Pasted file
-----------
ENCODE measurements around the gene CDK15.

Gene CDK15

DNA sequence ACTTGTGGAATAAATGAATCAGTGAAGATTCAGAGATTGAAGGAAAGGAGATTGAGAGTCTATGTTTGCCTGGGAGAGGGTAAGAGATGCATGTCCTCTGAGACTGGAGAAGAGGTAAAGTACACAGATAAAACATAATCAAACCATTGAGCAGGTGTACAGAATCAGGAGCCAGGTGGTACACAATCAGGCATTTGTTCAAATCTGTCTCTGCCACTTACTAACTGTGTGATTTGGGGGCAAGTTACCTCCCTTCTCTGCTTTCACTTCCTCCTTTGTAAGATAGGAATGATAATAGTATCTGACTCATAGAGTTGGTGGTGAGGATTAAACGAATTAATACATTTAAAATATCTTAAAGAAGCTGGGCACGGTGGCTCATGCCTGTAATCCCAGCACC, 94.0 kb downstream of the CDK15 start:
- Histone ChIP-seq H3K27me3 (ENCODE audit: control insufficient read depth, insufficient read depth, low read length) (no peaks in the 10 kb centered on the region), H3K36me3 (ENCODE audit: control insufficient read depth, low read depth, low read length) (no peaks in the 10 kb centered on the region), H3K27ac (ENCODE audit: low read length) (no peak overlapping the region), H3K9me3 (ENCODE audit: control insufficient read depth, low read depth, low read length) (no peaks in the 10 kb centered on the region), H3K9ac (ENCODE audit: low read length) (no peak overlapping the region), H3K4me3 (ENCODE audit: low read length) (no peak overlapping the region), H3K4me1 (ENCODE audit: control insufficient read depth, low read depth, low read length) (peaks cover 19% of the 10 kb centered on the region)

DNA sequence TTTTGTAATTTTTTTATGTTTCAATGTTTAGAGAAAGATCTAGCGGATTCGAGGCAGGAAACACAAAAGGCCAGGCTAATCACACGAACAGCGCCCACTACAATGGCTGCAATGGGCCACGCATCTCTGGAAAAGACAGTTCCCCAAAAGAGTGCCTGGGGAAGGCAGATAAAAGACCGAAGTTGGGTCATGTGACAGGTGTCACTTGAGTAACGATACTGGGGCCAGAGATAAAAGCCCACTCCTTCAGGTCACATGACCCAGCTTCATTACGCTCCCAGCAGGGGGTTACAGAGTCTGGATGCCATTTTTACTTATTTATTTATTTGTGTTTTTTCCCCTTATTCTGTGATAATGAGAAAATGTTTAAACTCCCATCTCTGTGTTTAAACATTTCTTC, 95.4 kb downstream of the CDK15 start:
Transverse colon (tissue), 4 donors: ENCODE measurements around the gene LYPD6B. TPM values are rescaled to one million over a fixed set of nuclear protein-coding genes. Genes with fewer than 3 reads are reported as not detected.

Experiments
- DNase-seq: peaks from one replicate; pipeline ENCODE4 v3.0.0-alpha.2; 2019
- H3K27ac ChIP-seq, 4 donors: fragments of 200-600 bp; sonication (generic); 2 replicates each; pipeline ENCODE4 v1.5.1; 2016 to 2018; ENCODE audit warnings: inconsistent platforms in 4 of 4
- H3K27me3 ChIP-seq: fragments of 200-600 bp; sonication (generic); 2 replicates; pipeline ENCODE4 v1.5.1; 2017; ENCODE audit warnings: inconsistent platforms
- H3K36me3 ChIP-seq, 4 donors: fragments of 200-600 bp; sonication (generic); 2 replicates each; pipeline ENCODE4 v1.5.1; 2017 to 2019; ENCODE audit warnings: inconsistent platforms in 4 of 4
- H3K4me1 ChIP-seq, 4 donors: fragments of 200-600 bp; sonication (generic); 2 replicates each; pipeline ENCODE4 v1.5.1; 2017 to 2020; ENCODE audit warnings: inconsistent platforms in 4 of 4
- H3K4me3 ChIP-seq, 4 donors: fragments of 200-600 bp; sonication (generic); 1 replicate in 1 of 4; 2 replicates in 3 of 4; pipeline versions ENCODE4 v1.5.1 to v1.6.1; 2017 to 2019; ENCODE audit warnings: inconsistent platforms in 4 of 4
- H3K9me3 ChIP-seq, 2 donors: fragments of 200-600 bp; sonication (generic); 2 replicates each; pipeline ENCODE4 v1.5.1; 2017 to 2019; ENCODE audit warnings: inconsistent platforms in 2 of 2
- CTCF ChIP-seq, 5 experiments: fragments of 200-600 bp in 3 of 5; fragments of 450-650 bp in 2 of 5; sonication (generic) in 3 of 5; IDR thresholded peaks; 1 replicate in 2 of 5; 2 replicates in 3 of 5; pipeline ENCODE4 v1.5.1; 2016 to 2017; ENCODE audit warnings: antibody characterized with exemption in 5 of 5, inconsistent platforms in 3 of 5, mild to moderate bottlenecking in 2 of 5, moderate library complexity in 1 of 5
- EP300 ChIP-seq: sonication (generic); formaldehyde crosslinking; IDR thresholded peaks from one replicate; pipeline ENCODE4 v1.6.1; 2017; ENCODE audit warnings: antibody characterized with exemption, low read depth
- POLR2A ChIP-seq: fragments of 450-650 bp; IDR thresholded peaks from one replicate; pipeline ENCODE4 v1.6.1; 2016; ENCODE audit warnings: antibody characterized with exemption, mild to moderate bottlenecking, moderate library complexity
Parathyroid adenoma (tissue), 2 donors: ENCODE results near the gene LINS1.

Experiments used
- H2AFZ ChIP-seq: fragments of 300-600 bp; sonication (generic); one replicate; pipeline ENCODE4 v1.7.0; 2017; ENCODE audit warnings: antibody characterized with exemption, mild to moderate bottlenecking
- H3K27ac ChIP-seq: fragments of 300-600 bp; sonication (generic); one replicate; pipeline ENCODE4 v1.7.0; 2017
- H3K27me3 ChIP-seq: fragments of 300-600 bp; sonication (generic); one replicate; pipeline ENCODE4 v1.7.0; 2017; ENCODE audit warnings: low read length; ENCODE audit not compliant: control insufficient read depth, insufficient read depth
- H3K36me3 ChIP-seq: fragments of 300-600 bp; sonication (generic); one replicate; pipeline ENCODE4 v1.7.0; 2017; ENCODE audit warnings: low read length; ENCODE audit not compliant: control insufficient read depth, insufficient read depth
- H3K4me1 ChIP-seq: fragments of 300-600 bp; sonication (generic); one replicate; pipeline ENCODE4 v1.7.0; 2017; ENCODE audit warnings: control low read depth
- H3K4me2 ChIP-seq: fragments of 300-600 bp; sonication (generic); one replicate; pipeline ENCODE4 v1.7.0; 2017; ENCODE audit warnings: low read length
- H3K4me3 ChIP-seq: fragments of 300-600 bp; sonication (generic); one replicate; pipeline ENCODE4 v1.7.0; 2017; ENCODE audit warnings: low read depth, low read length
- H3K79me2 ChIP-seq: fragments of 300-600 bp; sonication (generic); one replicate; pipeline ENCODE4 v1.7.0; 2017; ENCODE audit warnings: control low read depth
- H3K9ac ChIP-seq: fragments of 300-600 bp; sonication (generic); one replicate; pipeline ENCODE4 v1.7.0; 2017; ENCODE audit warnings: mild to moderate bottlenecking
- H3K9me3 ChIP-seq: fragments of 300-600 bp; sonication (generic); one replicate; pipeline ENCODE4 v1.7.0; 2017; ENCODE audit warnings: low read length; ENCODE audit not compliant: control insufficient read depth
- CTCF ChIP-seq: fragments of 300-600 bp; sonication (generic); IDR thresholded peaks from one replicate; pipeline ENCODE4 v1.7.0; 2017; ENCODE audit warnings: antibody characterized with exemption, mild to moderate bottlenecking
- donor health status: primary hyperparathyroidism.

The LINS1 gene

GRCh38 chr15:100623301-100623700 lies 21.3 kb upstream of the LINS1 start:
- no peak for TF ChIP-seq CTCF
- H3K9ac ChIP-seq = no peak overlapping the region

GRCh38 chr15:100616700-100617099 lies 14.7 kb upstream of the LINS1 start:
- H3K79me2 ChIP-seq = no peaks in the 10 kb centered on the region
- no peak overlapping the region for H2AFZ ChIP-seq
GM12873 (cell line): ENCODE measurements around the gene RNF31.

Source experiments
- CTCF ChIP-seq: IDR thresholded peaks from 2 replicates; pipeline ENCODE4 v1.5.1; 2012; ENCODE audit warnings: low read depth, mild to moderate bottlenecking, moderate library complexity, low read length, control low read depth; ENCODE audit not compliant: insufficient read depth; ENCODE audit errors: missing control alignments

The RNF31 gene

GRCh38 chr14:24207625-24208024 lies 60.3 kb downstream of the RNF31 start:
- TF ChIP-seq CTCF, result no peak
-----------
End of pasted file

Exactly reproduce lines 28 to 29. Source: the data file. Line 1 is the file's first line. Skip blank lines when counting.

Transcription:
- H3K9ac ChIP-seq: fragments of 300-600 bp; sonication (generic); one replicate; pipeline ENCODE4 v1.7.0; 2017; ENCODE audit warnings: mild to moderate bottlenecking
- H3K9me3 ChIP-seq: fragments of 300-600 bp; sonication (generic); one replicate; pipeline ENCODE4 v1.7.0; 2017; ENCODE audit warnings: low read length; ENCODE audit not compliant: control insufficient read depth